Cash-Rich Consumers Prove a Challenge for the Fed
November 3, 2022
The Federal Reserve’s efforts to tamp down inflation by slowing the economy via tighter financial conditions are being stymied by the strong financial shape of U.S. consumers and businesses.
The Fed has made the unprecedented move of raising interest rates by 75 basis points at its four previous meetings, and while economists debate over how quickly rates will continue to rise, some are more concerned about high they will eventually climb.
In the most recent projections, most Fed officials anticipated that the federal funds rate will reach at least 4.6% by early next year. However, some economists believe it will have to go higher than 4.6%, particularly because spending has proven to be so resilient to higher rates.
The Fed combats inflation by tightening financial conditions, which in normal circumstances will curb spending and reduce employment, slowing the economy. In 2020, however, government stimulus left households with a huge amount of excess savings, which has interrupted the usual dynamics at play.
According to economists at Goldman Sachs, the household, nonfinancial corporate, and small-business sectors amassed a surplus of total income over total spending equal to 1.1% of gross domestic product in the second quarter. According to their research, household finances are healthier now than during any previous run-up to a potential recession since the 1950s.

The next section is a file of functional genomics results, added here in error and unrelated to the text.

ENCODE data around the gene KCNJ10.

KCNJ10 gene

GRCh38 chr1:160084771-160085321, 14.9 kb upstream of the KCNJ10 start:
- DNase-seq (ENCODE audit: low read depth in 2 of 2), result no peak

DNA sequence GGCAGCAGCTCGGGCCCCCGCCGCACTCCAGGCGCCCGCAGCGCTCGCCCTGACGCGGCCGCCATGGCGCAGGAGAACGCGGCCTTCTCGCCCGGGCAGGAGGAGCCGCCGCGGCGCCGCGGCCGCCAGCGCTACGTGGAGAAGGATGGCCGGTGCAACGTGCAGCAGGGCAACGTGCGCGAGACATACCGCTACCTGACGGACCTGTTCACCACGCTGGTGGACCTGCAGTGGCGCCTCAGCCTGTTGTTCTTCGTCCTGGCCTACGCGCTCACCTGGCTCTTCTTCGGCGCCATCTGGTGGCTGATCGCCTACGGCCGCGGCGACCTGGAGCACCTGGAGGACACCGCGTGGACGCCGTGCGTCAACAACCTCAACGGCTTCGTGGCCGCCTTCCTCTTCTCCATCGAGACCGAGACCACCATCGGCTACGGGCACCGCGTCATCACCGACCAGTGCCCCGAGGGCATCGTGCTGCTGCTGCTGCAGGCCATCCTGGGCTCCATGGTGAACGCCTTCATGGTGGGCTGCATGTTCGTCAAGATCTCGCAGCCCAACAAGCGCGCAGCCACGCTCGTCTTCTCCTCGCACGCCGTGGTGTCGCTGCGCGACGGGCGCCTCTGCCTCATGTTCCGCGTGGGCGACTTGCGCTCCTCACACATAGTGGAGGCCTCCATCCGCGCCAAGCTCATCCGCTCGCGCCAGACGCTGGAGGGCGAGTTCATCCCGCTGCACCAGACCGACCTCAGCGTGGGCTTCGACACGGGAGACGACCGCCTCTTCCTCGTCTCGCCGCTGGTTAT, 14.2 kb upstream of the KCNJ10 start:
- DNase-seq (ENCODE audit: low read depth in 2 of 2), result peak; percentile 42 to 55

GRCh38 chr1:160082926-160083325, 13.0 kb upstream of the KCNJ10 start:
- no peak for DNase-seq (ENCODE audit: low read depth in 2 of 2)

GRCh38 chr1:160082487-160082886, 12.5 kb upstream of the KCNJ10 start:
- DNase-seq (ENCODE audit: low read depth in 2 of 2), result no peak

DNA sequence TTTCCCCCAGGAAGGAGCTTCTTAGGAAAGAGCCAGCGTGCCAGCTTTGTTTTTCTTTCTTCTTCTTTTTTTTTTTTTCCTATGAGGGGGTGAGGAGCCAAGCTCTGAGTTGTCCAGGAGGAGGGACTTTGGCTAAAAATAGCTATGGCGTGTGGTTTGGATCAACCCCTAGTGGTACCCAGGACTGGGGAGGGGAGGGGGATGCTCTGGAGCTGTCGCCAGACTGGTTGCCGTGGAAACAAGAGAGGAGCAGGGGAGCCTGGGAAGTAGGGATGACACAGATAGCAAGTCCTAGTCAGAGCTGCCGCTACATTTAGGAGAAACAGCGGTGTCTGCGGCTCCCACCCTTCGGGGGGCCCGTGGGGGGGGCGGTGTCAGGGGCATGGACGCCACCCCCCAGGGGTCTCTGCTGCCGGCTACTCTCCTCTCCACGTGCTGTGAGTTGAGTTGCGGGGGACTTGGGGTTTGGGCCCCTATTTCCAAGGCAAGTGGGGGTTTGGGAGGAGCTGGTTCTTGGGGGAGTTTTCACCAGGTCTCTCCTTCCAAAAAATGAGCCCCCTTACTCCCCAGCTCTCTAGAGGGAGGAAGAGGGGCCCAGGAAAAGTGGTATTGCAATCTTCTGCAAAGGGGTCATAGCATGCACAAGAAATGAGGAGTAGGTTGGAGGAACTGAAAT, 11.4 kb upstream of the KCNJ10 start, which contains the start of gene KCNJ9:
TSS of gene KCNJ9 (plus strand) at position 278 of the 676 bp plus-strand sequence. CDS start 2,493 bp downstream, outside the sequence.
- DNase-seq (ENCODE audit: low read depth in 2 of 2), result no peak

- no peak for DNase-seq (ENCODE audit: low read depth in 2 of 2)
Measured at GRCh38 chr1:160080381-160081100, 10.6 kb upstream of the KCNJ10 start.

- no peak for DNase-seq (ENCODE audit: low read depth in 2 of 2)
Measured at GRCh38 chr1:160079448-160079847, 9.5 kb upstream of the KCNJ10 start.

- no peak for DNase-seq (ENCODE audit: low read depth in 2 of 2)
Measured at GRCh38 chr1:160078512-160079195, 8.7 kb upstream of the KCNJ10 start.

U.S. households are still sitting on roughly $1.7 trillion in excess savings above what they would have saved if income and spending had grown in line with the pre-pandemic economy, according to estimates by the Fed. This is, in part, why consumer spending has remained so resilient even in the face of rampant inflation.
This means that slowing the U.S. economy may require even higher interest rates. Federal Reserve Bank of Kansas City President Esther George noted as much in a recent presentation, saying that the household savings buffer “suggests to me we may have to keep at this for a while.”